Fastly’s Timed Metadata Injection (ID3 tags) feature provides a flexible and dynamic way to embed custom metadata about the stream into video segments at specified time instances. These metadata injections are useful in a variety of scenarios, like signaling a video player to start ad breaks, disable player controls, beacon performance and engagement measurements, and give contextual metadata about what’s currently being played, etc. This feature is currently available for HLS streaming format due to its adoption for streaming videos to a wide variety of platforms and devices.

If you’re interested in Video-on-Demand, Streaming Media, or DASH, please get in contact with sales@fastly.com.

New Support Plans and Professional Services Packages

We strive to make onboarding, implementation, and maintenance of your service as easy as possible. When needed, our amazing Customer Engineering team is on deck to help customers move even faster. As we grow and customer needs diversify, we want to have the right plans in place.

Every customer is still automatically covered by our Standard Support Plan, free of charge. That’s the part of the Fastly service which gives you access to help, documentation, our Community Forum and online support system. If you have more complex requirements, you can now upgrade to our Gold Support Plan for priority routing and additional coverage. Our Platinum Support Plan offers the highest level of support, including  24/7/365 phone support, expedited response times, and dedicated account management.

For customers requiring technical expertise during setup and integration, hands-on training or consultation services on Fastly, Varnish, VCL, or site performance optimization, we have Professional Services packages to meet your needs.

If you’re interested, please contact sales@fastly.com.

Origin Peering

Origin Peering (OP) is a way for Fastly customers to reduce their bandwidth costs by moving origin-pull traffic away from transit or peering to a dedicated Fastly network connection. This is achieved by installing one or more 10G private network interconnects (PNI) with our customers in physical locations where we both have POPs (currently we support IAD and SJC, with more locations in the coming months). This provides our customers with at least one dedicated physical path (with dedicated bandwidth) from their chosen shield POP(s) to their origin, from which we would normally pull their content. The customer will route this traffic to Fastly over a standard BGP session. The Origin Peering product does not apply to certain partners or Internet exchange point peers, where our standard peering policy applies.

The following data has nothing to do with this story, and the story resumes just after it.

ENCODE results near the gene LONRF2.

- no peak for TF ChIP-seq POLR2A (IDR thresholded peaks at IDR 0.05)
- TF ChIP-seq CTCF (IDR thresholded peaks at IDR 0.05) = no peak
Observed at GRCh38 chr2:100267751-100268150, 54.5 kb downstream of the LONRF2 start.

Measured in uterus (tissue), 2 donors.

If you’re interested, please contact sales@fastly.com.

Bug Fixes

  • We’ve improved our loop detection algorithm to allow customers to use other customers as origins. This is useful when a customer needs, say, an Image Processing service like Resrc.it or Imgix (both of whom are customers of ours).

  • We’ve fixed a bug where an Expires header of “Thu, 1 Jan 1970 00:00:00 GMT” would be considered invalid.

Community update


Q3-Q4 is conference season for us, so our engineering team has been on the road. Highlights include:

  • Google Next Paris and Tel Aviv, where CTO Tyler McMullen discussed performance-driven scalability and Fastly’s Cloud Accelerator.

  • Strange Loop, a multidisciplinary conference that brings together the developers and thinkers building tomorrow’s technology. Fastly Engineers Ines Sombra and Devon O’Dell both gave talks.

  • Surge, a practitioner-oriented conference featuring some of the most established professionals in the Ops field. Both VP of Technology Hooman Beheshti and Engineer Nathan Taylor gave talks.

  • GOTO London, an agile and software development conference. Fastly engineer Ines Sombra keynoted.

  • All Things Open, an open source-oriented conference where Fastly UX Engineer Jade Applegate spoke about secure design.

  • OSCON EU, where the open source community gathers to celebrate achievements, spark new ideas, and map the future of open computing through collaboration, education, and connecting people with technology. Fastly Engineer Devon O’Dell spoke.

  • Velocity EU, where VP of Technology Hooman Beheshti spoke.

  • QCon San Francisco, a practitioner-driven conference for technical team leads, architects, engineering directors, and project managers who influence innovation in their teams. Fastly Engineer Ines Sombra and CTO Tyler McMullen spoke.

Check out our events page to keep track of which conferences we’ve been to and which ones we’ll be attending in the coming months.

Open source projects we’re supporting

We’re continuing our efforts to support open source projects by donating our services. Here are some projects that have recently started using Fastly:

If you have an open source project that could use Fastly services, please reach out to community@fastly.com. Want to chat with Fastly engineers and other customers using our product? Check out our Community Forum.